How to Pick the Best Camper for Full-Time RVing

by | Feb 17, 2021 | RV Spotlight | 0 comments

full-time RVing - motorhome at sunset

Roughly 1 million Americans are living in RVs full-time, according to the Washington Post. The pull of living as a modern-day nomad has taken hold all over the US. Those who chose full-time RVing may warn you that it isn’t always easy, but it’s definitely plenty of fun. If you’re considering living in an RV, we’ll go over some of the pros and cons. Then, we’ll discuss some important questions to ask yourself when choosing a unit to become your new home on the road.

Pros of Full-Time RVing

Arguably the main reason why people choose to ditch their homes for a life on the road is the freedom. You can choose to live anywhere and move at any time. Don’t like the weather? Don’t like the town? No problem! You just hitch your home on wheels to the back of the pickup and head for sunnier skies and greener grasses.

Full-time RVing also requires you to let go of material things and focus on your experiences. When your whole life has to fit in 200 square feet, you have to make tough decisions about what’s important. There isn’t enough space to be attached to material things. Instead, your life becomes about the places you go and experiences you have. More of your time is spent adventuring in nature, and less time is spent waiting for your next Amazon package.

The last major pro we’re going to discuss is the unpredictability. There’s no telling where you’ll end up and what’s going to happen when you get there. Dealing with constant surprises keeps life interesting and helps you grow into a more relaxed person.

Cons of Full-Time RVing

Full-time RV living can be plenty of fun, but some sacrifices are difficult to make. Always being on the move can create a sort of isolation, even for those feeling very close to their travel partner. You don’t have consistent neighbors, favorite restaurants, local friends or any sense of permanent community.

Along with personal connection, internet connection can be a major issue. With no outlets connecting your home to the internet, Wi-Fi access can be difficult. Full-time RVing often means working from home, so internet connection is essential. You have to depend on mobile routers and constant cell phone reception. It can be difficult to depend on such unreliable sources for internet, especially as it has grown to be essential in every household.

Unpredictability can be great, but it can also be a major source of stress. Never knowing what to expect is difficult, and planning ahead is nearly impossible. Humans are creatures of habit, so lacking any real routine can be challenging.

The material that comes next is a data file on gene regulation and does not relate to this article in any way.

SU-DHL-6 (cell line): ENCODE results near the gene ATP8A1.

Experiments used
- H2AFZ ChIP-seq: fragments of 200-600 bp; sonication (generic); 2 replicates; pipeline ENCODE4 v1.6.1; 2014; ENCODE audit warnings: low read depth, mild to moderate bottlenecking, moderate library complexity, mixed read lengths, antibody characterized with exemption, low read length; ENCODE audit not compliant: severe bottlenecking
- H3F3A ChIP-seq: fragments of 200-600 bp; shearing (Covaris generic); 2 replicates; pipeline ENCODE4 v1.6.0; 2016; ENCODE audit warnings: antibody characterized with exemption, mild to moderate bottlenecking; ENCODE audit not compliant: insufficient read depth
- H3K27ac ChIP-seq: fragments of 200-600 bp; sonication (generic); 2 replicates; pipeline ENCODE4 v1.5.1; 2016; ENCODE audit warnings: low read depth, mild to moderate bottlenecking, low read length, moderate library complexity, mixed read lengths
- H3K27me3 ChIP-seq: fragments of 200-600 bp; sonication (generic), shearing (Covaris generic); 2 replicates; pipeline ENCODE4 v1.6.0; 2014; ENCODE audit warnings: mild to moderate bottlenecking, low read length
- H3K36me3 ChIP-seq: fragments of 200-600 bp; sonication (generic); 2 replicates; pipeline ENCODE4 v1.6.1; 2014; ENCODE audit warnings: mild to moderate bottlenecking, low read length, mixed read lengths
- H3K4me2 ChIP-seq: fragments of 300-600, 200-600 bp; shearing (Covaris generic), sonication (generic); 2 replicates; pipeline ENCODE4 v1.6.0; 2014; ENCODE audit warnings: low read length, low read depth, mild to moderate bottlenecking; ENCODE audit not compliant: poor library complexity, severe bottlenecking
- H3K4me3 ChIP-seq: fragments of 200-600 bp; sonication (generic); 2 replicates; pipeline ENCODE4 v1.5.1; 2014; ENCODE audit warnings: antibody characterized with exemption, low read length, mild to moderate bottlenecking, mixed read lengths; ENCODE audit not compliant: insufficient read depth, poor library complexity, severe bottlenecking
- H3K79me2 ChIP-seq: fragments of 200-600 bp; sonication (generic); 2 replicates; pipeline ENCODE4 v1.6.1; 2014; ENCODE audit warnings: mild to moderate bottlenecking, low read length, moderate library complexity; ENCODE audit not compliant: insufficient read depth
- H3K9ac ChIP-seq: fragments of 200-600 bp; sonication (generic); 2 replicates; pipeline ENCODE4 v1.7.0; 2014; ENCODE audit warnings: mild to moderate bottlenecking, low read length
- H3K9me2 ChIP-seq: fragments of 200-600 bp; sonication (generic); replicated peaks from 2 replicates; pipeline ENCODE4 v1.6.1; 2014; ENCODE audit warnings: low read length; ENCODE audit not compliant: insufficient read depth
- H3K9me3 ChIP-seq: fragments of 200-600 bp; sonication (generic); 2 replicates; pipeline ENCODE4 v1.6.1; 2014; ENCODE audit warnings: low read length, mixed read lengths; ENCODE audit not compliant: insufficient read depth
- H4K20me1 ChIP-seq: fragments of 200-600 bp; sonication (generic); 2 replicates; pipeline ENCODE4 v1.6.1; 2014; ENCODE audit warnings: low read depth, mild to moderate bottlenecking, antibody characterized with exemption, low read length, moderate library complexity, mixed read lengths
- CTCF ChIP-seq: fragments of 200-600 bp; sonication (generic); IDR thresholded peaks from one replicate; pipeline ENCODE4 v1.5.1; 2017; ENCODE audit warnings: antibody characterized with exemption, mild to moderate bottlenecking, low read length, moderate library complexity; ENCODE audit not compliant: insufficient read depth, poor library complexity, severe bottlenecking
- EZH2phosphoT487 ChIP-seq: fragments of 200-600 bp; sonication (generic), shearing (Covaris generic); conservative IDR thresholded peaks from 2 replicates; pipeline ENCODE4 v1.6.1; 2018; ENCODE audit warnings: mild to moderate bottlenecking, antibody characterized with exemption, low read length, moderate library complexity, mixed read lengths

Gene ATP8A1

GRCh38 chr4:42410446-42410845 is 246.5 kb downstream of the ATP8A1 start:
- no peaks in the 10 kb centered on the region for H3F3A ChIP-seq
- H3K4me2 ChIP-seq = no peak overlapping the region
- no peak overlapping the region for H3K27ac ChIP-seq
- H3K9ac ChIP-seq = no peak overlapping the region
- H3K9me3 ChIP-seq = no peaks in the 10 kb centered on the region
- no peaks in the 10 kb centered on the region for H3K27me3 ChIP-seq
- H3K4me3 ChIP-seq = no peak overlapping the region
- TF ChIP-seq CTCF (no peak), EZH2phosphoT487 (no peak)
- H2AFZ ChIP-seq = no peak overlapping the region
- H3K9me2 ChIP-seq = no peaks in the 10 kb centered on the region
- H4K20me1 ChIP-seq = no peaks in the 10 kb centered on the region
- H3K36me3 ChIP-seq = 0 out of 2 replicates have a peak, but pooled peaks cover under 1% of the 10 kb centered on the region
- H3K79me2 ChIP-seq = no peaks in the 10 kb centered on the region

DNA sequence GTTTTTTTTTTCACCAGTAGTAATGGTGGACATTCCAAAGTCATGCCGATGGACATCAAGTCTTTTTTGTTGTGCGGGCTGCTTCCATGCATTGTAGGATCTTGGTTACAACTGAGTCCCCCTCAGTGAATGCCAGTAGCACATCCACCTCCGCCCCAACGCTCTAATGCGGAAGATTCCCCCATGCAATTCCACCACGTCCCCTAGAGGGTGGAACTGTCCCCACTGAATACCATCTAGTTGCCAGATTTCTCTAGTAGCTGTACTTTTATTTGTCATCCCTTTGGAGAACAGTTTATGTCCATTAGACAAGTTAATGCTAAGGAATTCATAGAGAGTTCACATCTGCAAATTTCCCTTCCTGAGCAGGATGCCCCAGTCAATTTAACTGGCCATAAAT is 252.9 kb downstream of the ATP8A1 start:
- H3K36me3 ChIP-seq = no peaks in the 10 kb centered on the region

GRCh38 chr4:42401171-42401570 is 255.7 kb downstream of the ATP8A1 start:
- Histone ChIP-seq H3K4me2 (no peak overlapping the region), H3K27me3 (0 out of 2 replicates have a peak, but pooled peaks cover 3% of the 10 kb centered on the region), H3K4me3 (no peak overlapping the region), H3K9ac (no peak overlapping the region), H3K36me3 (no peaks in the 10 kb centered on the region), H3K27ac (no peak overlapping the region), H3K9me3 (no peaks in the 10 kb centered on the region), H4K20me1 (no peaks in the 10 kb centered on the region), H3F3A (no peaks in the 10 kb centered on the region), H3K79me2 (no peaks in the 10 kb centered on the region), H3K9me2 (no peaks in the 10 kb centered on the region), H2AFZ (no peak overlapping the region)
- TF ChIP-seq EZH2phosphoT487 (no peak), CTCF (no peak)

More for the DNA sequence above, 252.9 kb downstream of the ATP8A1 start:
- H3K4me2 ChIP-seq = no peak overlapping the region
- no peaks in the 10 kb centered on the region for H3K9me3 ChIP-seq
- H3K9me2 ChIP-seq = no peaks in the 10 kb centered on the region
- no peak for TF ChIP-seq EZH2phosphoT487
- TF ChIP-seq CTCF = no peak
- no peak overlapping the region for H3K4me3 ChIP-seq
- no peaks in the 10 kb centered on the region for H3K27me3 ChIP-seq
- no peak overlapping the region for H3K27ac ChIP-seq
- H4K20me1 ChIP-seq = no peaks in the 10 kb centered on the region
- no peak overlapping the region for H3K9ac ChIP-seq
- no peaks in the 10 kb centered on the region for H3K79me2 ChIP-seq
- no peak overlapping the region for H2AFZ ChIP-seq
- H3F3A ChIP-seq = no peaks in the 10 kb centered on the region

full-time RVing - family by campfire

Choosing a Unit for Full-Time RVing

Once you’ve decided full-time RVing is the path for you, it’s time to choose the camper that will become your new home. You should consider where you plan to spend most of your time, what weather conditions you expect to encounter, how much you plan to spend and how much space you’ll need.

Public Parking Restrictions

The first consideration when choosing an apartment on wheels is where you plan to be parked most of the time. If you plan to mainly live in public RV parks, the size of your unit will be important. Most RV parks, both privately and government-owned, have rules about the campers they allow. These campgrounds often have length restrictions on units, and if larger spots are available there’s usually only a few. Consider buying a unit less than 35 feet long.

Climate Preferences

Sure, most people who choose to travel full-time want to head south during winter months. But, unless you’ve reserved your parking spot in Florida for the whole winter, you’ll likely run into ice and snow. You might even decide to head up north to hit the slopes in Colorado or ice skate in Pennsylvania for some wintertime fun. Unless you plan to strictly stay away from the snow and ice, choose a unit that can handle all four seasons. Make sure your unit is well-insulated against cold weather to keep you warm all winter long.

full-time RVing - couple grilling outside an RV

Consider the Costs

Plan how much you’d like to spend before you choose a unit. Motorhomes come at a higher price point than towable trailers. But you can’t tow a travel trailer without a large vehicle. If you choose travel trailer but don’t have a car rated to tow it, consider the cost of purchasing a new car.

Space

If you’re new to living life on the road, it can be difficult to know how much space you’ll need. The main concern is underestimating how much room you need when purchasing a new unit. If you plan to travel with children, consider how much space they’ll need as well. Even pets take up a good amount of space. You might want to choose a smaller unit that costs less and is easier to tow, but be careful not to underestimate how much livable space you and your family will need.

Full-time RVing is not the perfect lifestyle for everyone. It can be fun to always have a new adventure on the horizon and to travel all over the US. But, it can be inconvenient, stressful and lonely. You should weigh the pros and cons and consider how well your personality would mesh with the unstable on-the-go lifestyle.

When it comes to choosing a unit, think about more than just the price tag. Consider where you plan to park your unit and other investments you’ll need to make. Make sure not to underestimate how much room your family will need.

Full-time RV living might not be for everyone. But if you believe it’s for you, it could lead to years of fun and fascinating tales of your traveling adventures. Take your time choosing the right unit for your family, and remember that home can be anywhere you park!

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